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Crabs Treatments Fallon NV

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Leo R Bunuel-Jordana
(775) 423-3151
801 E Williams Ave
Fallon, NV
Specialty
Family Practice

Data Provided By:
James Hockenberry
(775) 423-3151
801 E Williams Ave
Fallon, NV
Specialty
Family Practice

Data Provided By:
Gary Charles Ridenour
(775) 423-6400
625 W Williams Ave
Fallon, NV
Specialty
Family Practice

Data Provided By:
Brent Allen Aikin
(775) 423-3151
801 E Williams Ave
Fallon, NV
Specialty
Family Practice

Data Provided By:
Eric Francis Herzog
(775) 423-3151
801 E Williams Ave
Fallon, NV
Specialty
Family Practice

Data Provided By:
John W Van Horn
(775) 423-3151
801 E Williams Ave
Fallon, NV
Specialty
Family Practice

Data Provided By:
Apollo Hannibal Vaz
(775) 423-3151
801 E Williams Ave
Fallon, NV
Specialty
Family Practice

Data Provided By:
James Allen Hockenberry, MD
(775) 423-3174
801 East Williams South
Fallon, NV
Specialties
General Practice
Gender
Male
Education
Medical School: Univ Of Ks Sch Of Med, Kansas City Ks 66103
Graduation Year: 1964

Data Provided By:
Timothy Wayne Hockenberry
(775) 423-3174
801 E Williams Ave
Fallon, NV
Specialty
Family Practice, Emergency Medicine

Data Provided By:
John D Zipperer
(775) 423-3151
801 E Williams Ave
Fallon, NV
Specialty
Internal Medicine

Data Provided By:
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Curing Crabs

By Jennifer Cunningham
National Institute of Health .

Yes, the idea of crabs is funny. The reality, on the other hand—not so much. Safety-wise, responsible sex practices aren't any different than they were in college (i.e., cover your stump before you hump), except now there is a significantly larger pool of people with a greater wealth of sexual experience to possibly get STDs from. Though crabs don’t have quite the same cachet as the clap or inspire the same fear as HIV, they are a serious issue that needs some less than serious attention.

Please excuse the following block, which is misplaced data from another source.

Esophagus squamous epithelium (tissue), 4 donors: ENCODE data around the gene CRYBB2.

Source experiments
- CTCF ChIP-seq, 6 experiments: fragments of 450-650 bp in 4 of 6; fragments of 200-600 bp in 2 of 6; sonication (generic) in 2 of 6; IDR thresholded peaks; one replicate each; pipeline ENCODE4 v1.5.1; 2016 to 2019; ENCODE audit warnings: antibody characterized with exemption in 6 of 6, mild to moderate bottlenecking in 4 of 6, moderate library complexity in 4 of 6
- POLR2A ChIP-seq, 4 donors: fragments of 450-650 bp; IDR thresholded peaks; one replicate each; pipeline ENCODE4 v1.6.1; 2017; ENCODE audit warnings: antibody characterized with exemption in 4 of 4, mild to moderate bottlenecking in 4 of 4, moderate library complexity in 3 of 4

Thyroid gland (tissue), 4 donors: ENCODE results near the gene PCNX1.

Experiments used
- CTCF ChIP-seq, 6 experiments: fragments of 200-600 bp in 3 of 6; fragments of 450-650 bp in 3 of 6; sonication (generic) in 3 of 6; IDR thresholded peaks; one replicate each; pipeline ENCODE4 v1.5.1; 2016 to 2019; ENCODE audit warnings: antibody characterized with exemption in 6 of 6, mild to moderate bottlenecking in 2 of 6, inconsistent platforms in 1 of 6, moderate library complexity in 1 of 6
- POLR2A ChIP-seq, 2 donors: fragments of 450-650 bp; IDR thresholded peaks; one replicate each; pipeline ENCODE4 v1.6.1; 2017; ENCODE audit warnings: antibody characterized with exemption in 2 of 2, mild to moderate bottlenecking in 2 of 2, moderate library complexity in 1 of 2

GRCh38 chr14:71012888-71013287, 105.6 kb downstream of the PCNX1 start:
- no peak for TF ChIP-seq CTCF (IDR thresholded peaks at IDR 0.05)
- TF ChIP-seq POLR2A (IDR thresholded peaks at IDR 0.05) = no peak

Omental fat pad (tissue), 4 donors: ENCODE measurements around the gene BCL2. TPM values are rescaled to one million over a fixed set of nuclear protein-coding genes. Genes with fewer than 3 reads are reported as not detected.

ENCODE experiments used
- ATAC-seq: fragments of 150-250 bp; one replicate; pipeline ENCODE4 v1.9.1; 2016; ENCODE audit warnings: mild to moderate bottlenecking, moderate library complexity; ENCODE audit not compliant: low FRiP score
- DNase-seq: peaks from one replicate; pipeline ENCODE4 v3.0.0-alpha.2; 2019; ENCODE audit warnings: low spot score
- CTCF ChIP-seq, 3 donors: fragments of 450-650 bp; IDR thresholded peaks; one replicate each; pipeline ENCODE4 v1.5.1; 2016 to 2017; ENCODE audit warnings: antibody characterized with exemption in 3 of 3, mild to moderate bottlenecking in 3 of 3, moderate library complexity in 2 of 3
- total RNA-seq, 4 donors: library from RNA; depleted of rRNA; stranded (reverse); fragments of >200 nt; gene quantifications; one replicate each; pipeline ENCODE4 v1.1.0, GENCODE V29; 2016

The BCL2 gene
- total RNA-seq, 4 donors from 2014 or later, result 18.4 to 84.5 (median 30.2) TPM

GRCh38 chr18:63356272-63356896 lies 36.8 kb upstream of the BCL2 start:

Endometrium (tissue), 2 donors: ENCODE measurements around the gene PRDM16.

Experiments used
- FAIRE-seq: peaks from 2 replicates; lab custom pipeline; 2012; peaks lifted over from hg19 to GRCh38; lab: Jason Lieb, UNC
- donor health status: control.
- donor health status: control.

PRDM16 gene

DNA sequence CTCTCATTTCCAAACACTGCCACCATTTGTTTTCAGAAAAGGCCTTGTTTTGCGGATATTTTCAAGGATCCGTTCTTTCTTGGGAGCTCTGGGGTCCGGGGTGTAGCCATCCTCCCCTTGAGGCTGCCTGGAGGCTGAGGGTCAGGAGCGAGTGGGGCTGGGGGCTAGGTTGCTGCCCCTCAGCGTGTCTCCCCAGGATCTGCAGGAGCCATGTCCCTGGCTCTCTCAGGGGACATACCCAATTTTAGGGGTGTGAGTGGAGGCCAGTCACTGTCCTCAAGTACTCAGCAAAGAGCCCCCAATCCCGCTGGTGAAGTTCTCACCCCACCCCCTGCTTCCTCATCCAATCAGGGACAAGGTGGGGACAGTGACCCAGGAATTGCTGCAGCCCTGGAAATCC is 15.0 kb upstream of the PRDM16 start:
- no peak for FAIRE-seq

Since appearing on Earth 70,000 years ago, the pubic louse (not to be mistaken for its cousins the body louse and the head louse) has caused mammoth crotch itch for millions, from cavemen to college kids. Crabs get their name from the fact that under a very strong microscope, the little critters resemble crabs—a pretty terrifying thought if you think of them infesting your nether region en masse.

Generally, pubic lice like to eat at night, attaching their pinchers to hair follicles before feeding on your blood like randy little ticks. The itch from hell is what separates pubic lice from other common sexually transmitted diseases, like chlamydia or genital warts. Like your last boyfriend, “crabs” are parasites that cannot live without being attached to a live host. And these mites don’t discriminate.

So how can people protect themselves from this scourge? Not much besides abstinence, prayer, or examining a sex partner’s pubes with a magnifying glass before every session. Condoms don’t help either, according to Beth Collitt, a spokeswoman for Penn State’s University Health Services. Neither the Centers for Disease Control nor the National Institutes of Health keeps tabs on how many people are infected in the U.S., but across the pond in England, crabs are scuttling their way onto more and more college students every year. According to British newspaper reports, St. John’s College at O...

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